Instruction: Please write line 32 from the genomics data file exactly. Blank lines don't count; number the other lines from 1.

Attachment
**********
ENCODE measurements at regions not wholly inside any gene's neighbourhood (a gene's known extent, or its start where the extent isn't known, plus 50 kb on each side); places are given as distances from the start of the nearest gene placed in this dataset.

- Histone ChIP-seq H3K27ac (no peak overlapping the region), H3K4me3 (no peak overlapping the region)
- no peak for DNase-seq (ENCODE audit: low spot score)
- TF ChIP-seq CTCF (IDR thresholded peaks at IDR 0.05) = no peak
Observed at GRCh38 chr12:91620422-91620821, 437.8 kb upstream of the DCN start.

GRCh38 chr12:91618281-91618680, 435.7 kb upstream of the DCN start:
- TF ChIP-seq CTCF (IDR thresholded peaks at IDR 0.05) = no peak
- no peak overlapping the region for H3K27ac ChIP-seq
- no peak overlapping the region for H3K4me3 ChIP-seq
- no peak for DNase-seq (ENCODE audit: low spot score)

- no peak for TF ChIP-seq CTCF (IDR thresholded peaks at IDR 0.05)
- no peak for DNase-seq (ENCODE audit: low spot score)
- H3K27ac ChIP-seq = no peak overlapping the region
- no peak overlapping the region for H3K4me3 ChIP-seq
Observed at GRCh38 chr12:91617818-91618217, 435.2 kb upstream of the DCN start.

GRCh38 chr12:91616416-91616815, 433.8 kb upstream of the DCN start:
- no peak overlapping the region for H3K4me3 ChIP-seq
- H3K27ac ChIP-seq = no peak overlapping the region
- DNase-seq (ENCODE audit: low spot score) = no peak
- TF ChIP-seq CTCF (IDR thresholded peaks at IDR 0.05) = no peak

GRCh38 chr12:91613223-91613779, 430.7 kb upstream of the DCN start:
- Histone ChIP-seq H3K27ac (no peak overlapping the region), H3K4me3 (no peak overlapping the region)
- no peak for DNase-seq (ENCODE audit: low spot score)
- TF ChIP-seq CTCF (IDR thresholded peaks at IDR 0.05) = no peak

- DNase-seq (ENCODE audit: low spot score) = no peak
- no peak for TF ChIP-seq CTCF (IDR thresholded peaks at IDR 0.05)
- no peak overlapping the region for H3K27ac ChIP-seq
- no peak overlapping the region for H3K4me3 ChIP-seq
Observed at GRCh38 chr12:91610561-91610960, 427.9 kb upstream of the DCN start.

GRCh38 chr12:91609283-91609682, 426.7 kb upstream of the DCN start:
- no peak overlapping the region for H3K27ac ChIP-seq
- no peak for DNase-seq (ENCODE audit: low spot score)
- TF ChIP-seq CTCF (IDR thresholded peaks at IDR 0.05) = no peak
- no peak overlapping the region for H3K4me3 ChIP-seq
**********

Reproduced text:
- no peak for DNase-seq (ENCODE audit: low spot score)